The Lord brought the Israelites out of Egypt and eventually into their own land with an agreement, or covenant, that depended upon their commitment and obedience to the Law of Moses. For His part, God promised to protect His people, shower them with blessing after blessing, forgive their sins and shortcomings, heal their diseases, and defend them against their enemies as well as the trials and tribulations of life. His primary request in return was for them not to reject Him in favor of other gods. If the peoples’ heart was to perpetually turn away from Him in pursuit of foreign idols, it would then be time for the Lord to show “tough love”: – to pull back on some of His blessings to allow the people to experience what these other gods could or could not do for them.
As it turns out, the idols could not do much. Many of the kings of Judah that came after David, including even Solomon, turned away from the Lord as they worshiped other gods from the surrounding region. Their worship often included evil practices of sexual immorality and, in the case of Molech, even child sacrifice. For decade after decade, the Lord warned His people through the prophets and occasional faithful king to stop doing this and begged them to turn back to Him. But His pleas mostly fell on deaf ears, and in the end, God had no choice but to turn them over to King Nebuchadnezzar to face a long exile in Babylon.
Among the early exiles from Jerusalem was the young prophet, Daniel. Decades later, when he had reached his seventies, the empire of Babylon was no more. Daniel was now residing in the court of the Medo-Persians under King Darius. And through his study of the holy books, the scriptures of that time, he experienced a spiritual insight:
2 in the first year of his reign—I, Daniel, understood from the books that according to the word of Adonai to Jeremiah the prophet, the number of the years for the fulfilling of the desolation of Jerusalem would be 70 years. 3 So I set my face to the Lord God to seek Him by prayer and supplications, with fasting, sackcloth and ashes. Daniel 9:2-3 (TLV)
Daniel was reading and deeply impacted by the writings of Jeremiah, God’s prophetic mouthpiece to Judah in the decades prior to Babylon’s invasion. Jeremiah prophesied sober words of warning and had key information about the coming exile:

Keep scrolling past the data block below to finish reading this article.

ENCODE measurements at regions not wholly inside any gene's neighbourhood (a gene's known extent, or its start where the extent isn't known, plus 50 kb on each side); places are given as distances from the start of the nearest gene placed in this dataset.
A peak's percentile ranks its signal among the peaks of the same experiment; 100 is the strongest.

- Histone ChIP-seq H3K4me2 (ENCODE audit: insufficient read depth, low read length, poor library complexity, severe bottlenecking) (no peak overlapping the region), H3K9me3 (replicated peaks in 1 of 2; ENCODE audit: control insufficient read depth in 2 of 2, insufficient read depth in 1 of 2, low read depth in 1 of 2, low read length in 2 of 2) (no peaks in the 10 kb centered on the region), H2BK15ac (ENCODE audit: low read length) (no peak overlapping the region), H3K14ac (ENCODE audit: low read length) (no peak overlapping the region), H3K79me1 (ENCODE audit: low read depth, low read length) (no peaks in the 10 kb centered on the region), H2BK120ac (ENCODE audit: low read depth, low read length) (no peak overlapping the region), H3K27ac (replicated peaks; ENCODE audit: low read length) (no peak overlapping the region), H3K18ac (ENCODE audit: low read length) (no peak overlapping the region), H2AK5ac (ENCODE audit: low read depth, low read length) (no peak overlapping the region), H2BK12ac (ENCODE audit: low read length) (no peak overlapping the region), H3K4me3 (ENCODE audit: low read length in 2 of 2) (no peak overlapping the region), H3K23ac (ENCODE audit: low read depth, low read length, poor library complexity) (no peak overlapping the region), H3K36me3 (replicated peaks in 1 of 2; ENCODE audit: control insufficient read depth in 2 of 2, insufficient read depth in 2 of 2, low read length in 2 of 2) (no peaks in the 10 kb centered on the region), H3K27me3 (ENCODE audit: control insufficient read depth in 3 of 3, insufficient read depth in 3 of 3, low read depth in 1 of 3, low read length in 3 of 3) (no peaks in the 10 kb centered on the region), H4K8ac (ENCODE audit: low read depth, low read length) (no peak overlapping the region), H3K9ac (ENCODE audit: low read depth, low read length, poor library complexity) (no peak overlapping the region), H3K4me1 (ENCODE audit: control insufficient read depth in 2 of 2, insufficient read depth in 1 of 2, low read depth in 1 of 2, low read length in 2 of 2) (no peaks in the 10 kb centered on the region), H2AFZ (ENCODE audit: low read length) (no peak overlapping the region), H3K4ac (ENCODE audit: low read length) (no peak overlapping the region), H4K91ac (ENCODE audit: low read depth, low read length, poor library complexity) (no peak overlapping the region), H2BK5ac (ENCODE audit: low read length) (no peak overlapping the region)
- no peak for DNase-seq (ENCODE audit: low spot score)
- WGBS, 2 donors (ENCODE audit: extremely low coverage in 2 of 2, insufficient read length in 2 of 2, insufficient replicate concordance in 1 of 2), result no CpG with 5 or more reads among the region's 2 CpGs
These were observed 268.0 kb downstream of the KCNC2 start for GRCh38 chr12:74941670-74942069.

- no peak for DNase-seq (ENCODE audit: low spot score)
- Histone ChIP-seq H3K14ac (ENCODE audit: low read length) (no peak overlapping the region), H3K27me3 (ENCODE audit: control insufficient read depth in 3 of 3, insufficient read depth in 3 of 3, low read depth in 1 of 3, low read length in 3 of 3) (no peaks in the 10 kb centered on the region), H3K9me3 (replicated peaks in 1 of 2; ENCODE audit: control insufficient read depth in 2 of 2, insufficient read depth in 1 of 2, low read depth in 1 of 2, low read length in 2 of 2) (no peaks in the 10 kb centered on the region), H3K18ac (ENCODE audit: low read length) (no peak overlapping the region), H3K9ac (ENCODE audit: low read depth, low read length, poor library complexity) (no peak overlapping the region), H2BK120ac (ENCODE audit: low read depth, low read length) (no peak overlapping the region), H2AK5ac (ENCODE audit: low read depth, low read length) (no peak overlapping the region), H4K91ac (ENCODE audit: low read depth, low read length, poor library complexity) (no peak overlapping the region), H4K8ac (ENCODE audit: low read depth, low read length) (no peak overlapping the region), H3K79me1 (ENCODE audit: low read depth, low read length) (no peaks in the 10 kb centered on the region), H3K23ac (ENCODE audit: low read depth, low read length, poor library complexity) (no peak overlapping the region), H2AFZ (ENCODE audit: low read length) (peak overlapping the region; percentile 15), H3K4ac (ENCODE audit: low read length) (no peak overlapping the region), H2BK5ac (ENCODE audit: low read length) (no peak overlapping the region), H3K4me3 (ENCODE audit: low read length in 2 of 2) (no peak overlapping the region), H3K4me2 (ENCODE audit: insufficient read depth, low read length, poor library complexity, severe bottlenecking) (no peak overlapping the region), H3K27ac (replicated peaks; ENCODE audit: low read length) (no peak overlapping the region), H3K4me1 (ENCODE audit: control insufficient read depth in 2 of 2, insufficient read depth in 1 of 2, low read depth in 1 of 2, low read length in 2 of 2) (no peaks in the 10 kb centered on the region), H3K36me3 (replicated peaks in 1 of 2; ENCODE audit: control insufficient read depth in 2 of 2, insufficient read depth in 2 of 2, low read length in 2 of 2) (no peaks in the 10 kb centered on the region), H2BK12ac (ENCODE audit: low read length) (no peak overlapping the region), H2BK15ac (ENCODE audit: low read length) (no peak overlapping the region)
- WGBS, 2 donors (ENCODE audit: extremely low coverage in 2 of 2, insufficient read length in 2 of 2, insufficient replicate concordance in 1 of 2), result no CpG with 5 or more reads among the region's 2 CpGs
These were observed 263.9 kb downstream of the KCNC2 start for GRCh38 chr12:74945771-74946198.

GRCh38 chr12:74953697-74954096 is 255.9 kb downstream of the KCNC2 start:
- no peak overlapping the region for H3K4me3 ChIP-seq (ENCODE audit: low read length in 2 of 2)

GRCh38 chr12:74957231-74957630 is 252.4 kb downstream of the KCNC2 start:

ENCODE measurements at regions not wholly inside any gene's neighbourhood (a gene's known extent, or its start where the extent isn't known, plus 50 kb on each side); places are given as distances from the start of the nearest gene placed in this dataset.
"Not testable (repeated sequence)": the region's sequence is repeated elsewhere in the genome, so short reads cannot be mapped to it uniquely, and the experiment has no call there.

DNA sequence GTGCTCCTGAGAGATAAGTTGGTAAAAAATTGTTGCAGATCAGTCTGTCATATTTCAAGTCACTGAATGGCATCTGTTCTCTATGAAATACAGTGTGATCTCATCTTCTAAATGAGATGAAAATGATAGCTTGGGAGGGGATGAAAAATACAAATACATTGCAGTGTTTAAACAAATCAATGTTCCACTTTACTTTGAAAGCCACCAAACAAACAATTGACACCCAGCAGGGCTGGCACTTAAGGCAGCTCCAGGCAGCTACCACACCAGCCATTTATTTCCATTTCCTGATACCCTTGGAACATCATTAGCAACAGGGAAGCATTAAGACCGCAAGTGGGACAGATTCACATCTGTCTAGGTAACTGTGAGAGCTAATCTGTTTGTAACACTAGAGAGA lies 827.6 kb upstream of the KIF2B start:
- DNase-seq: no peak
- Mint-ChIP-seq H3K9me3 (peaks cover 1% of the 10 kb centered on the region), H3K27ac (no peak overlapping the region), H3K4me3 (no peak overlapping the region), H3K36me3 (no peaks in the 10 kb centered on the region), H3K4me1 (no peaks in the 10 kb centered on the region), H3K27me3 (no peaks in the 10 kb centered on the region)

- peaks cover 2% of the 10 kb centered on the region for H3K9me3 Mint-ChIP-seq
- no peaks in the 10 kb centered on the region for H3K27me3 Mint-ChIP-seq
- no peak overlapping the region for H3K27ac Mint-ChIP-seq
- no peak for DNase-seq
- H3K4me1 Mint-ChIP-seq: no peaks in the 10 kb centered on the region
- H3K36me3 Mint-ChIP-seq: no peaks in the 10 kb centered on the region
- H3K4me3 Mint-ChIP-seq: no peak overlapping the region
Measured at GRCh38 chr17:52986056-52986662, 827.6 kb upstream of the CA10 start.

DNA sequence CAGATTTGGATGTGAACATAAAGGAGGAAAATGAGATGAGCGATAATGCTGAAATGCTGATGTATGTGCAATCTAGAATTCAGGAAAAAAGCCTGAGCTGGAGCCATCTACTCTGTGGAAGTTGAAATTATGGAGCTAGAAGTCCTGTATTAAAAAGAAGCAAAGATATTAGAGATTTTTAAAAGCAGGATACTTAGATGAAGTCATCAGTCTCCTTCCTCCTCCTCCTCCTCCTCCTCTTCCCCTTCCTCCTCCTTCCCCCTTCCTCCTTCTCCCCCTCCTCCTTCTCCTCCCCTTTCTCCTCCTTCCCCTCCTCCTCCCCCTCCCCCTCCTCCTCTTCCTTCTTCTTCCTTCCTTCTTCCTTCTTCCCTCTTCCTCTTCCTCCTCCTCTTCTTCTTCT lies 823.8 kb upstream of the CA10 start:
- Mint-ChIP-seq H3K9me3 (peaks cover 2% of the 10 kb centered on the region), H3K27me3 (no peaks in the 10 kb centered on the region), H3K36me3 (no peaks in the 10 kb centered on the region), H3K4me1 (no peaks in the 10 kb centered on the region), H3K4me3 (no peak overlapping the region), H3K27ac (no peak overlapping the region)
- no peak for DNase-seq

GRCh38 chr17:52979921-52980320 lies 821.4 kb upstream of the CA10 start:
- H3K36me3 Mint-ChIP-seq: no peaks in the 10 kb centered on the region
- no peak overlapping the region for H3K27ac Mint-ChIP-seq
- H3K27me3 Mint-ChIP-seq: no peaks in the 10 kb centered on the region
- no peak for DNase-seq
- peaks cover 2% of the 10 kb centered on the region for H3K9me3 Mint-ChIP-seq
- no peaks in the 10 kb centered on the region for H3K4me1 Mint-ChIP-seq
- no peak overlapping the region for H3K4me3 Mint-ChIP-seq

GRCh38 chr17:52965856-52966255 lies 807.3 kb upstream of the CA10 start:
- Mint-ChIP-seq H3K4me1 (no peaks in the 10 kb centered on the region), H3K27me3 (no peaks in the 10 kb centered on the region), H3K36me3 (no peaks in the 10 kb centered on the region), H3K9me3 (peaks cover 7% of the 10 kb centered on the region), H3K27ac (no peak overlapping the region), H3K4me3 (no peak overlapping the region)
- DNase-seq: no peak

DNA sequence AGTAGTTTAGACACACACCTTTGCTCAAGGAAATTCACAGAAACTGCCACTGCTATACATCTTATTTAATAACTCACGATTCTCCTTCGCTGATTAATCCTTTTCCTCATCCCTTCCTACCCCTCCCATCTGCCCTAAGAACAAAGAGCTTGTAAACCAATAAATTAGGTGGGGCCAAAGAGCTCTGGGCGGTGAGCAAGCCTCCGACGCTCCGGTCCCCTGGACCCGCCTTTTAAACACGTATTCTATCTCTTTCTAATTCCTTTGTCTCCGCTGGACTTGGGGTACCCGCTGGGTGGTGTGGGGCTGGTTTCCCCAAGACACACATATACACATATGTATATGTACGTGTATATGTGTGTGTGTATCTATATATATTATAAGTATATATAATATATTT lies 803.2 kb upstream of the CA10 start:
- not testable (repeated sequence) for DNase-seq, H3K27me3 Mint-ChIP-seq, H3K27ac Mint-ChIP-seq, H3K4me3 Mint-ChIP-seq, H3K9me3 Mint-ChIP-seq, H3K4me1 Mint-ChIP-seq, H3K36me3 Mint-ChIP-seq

4 Moreover, Adonai has sent to you all His servants the prophets, sending them early and often—but you have not listened or inclined your ear to hear— 5 saying: ‘Turn, now, everyone from his evil way, and from the evil of your deeds, and dwell in the land that Adonai has given to you and to your fathers forever and ever. 6 Do not go after other gods to serve them, to worship them, and so do not provoke Me with the work of your hands, so I would do you no harm.’
7 “Yet you have not listened to Me,” declares Adonai. “So you are provoking Me with the work of your hands, to your own hurt.” Jeremiah 25:4-7 (TLV)
11 “So this whole land will be a desolate ruin, and these nations will serve the king of Babylon for 70 years. 12 Then it will come to pass, when 70 years are completed, that I will punish the king of Babylon and that nation,” declares Adonai, “the land of the Chaldeans, for their iniquity, and I will make it ruins forever. Jeremiah 25:11-12 (TLV)
Daniel saw from the holy books that in God’s prophetic timetable, the exile of Judah in Babylon was to last seventy years. He understood that after this time, Babylon was to be judged by Medo-Persia for their attack on Judah and that his people would be allowed to begin returning to their land to rebuild the city of Jerusalem and God’s temple. This inspired Daniel to pray earnestly for the Lord’s healing and forgiveness for the nation.
God often uses prophecy to inspire and instruct us about near-term as well as long-term events in our future. Sometimes, He will describe multiple events with a single prophecy. As the Creator of all things including space and time, God is able to live outside of the physical restrictions we face in order to know what is coming and to share “the end from the beginning”. It is to our great profit, as it was to Daniel, to spend time in the scriptures to learn, to glean, to be strengthened, and to be spiritually fed “from the books” of the Lord.
With the guidance of the Holy Spirit, the Lord will use His scriptures to personally teach and encourage us, speaking uniquely to our souls with a message of love. When we make time to spend with God and His word, the benefits and blessings we reap are without limit. May we enjoy His special presence in His holy word today.
Lord, thank You for Your word. Help us to remove the distractions that keep us from spending time with You in the scriptures. Be present as we read the word, burning Your truth and presence into our souls through the power of Your Holy Spirit. May our fellowship time be a wellspring of peace, serenity, power, and joy at the feet of Jesus. Grant us new understanding and insight today as we study Your precious word. We ask this in Jesus’ name, Amen.